By Russell Albach; reprinted from the July, 2000 issue of the PC Alamode
If most of you are like me, you would like a viable alternative to the Windows operating system. My personal views on Windows are well known to all who know me, and I have referred to those views in other reviews. Does that mean I have abandoned Windows? Nope. As the saying goes, I am crazy, not stupid. I have far too much invested in Windows to quit cold turkey. What I am doing, is looking for an operating system that actually works, allowing me to make full use of a computer. When I find that (or those) system(s), I will wean myself off Windows for good.
Some of these potential alternatives are familiar. Everyone has heard of UNIX, a major player in business and the Internet. Very robust and plenty of applications, but costly, hard to use, and generally not for the desktop. This includes the variants such as Solaris, SCO, etc.. There are two variants that work great on the desktop. Probably the more popular is Linux, an enterprise grade operating system that is free to obtain and use. BSD, developed by the University of California, Berkeley, is the other. It has the same basic features as Linux. Okay, you likely know of, if not about these two, but how many of you have heard of BeOS? Like Linux and BSD, it is robust, cheap, resource efficient, fast, and available. Naturally, all is not beer and skittles. Like Linux and BSD, it is not easy to install, and, while rapid progress is being made, does not have near the number of applications available for Windows.
I tried BeOS version 4.5, a full version you must buy, and version 5 Personal, available free. Version 5 Professional is the latest version, and I also have that, but time constraints due to this review, and some needed and not yet installed drivers prevented including this version at this time. Be is somewhat different from Linux or BSD, in that it is aimed at and intended for multimedia use and development. With that in mind, it probably is not a realistic substitute for Windows for the average user. You certainly can do word processing, time management, spreadsheet work, and the same general things, but that is not what this OS is intended for. Apple has a new computer that is directed at many of the same things this does, and yes, that means that you need some pretty serious equipment to take full advantage of the capabilities Be brings to the table.
The installation process showed the real Achilles heel of these variants. It ain't easy! In fact, it can can be @&$#*&% hard! At a minimum, it is frustrating. Before the techie geeks tear into me, remember that the majority of computer users do not have a high level of expertise or experience. I have been involved with computers on and off for many years, and consider my level of expertise at an intermediate one, and I still run into time consuming problems. Think of what beginners go through.
The full versions of Be need to be installed into their own partition since they are not Windows compatible. The packet I received had a minimal install guide that was not written for new computer users. You need to have an understanding of disk partitioning in particular before you begin, as this is the first step to getting Be to install. 4.5 has a CD and a 3.5 floppy and uses both for the installation. You can begin from Windows 95/98 (also NT, Linux, and MAC OS) by placing the CD into the drive and closing it. If you have auto start enabled, a special version of Partition Magic begins to install itself. This is necessary to prepare your drive to receive Be. After PM installs, it instructs you to remove the CD, and then click ok to reboot. Problem one: I must have missed it, but while it told me to remove the CD, it said nothing about removing the floppy. This resulted in Be trying to install onto a drive not ready for it, resulting in a stoppage. Be sure to remove the floppy along with the CD. You need to start to reboot into Windows so Partition Magic can start. I already had an available partition, so selected to install into that one. As it happens, that partition was on my slave, or secondary drive. No complaints from Be, so keep going. Replace both floppy and CD, and restart. The Be splash screen came up, and presented my options. After selecting the desired partition, and the extras available to include, I hit the "gitit" button.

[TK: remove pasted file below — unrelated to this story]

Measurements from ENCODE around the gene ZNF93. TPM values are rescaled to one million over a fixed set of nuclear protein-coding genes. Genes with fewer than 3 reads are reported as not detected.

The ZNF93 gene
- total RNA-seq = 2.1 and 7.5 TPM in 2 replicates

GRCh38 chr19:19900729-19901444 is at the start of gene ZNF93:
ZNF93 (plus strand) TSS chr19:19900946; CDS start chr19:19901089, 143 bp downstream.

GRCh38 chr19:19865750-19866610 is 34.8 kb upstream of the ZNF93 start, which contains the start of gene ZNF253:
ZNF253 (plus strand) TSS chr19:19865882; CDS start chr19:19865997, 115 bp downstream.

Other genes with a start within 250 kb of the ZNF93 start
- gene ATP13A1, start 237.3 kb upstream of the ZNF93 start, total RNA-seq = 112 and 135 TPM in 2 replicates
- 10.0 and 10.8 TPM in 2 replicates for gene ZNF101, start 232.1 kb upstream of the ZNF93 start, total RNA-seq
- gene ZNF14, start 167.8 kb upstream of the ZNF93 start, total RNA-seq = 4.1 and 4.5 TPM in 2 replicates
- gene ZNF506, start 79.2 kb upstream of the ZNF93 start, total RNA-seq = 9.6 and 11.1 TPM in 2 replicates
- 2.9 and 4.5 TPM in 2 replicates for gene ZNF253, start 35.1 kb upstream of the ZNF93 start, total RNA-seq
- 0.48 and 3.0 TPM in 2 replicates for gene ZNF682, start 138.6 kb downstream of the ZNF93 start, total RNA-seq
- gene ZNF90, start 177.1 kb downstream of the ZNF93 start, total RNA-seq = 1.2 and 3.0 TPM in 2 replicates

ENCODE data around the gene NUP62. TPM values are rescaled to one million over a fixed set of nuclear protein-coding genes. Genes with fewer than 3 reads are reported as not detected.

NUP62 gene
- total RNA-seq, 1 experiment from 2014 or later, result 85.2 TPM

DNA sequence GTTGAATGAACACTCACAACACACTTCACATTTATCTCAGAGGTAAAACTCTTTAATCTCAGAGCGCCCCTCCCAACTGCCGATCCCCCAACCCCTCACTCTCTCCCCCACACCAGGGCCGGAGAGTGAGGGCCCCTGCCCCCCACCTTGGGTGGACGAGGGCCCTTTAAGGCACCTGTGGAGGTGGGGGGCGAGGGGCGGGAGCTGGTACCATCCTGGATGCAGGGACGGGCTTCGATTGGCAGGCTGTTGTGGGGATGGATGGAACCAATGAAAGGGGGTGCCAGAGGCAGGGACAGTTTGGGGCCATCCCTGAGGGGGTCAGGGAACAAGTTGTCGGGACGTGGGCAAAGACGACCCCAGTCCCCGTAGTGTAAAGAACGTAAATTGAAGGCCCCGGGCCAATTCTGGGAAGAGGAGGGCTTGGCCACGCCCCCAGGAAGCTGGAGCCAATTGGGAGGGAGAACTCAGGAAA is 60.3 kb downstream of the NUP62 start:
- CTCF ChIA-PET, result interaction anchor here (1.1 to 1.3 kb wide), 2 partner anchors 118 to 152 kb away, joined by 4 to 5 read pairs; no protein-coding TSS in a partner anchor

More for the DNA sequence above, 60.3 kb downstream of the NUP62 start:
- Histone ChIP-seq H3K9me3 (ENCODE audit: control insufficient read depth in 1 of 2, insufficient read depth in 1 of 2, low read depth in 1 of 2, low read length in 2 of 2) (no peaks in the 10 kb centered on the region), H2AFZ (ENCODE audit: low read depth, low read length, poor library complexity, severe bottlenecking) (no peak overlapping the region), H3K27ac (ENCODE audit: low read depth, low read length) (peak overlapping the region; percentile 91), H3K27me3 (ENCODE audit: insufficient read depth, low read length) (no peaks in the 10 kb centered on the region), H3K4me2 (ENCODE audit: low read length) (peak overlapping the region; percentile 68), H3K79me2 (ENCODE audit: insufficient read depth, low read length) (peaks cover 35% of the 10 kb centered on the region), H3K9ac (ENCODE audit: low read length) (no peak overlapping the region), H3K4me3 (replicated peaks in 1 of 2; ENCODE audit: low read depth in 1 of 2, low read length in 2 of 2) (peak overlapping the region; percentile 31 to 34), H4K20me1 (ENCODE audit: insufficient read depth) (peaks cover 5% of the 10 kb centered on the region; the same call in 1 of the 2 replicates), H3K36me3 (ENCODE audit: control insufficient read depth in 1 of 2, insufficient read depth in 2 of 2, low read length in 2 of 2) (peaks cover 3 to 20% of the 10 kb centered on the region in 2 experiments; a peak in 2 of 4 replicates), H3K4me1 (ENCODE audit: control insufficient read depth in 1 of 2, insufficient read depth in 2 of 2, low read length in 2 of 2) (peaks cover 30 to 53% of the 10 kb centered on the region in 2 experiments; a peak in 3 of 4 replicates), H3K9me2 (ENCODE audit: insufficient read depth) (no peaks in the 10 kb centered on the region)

Approximately eleven minutes later, it asked me if I wanted to install a boot manager, with the suggestion not to do so if I was already using one. As I use System Commander, I clicked on no. My computer rebooted to System Commander and there was nothing there for Be. Strange, but not totally unexpected. I went into SC to bring Be into the menu, and rebooted. Up comes the SC menu, I select Be, hit <ENTER>, and my computer locked. Okay, back to Windows, and remove SC. Try everything again, except choose to install Boot Manager. Reboot and get the message that Be is nowhere to be found. I.E. not on a bootable partition. (Remember what I said about needing to know something about partitioning?) I went back into Partition Magic and set the needed requirements. Reboot and more of the same. I then decided the problem was I needed to install it into the master, or primary drive. Some operating systems can be installed into drives other than the master, but some must go on the master. This did not work either, as the special version of Partition Magic said I already had the max number of partitions (not extended). I cranked up my full version of Partition Magic and did the necessary surgery. Now I had everything set up for the needed partition. I rebooted and, when the Be menu came up, selected the new primary drive partition. I then selected the Boot Manager, said a fast prayer, and hit the <ENTER> key to reboot. Guess what? It worked!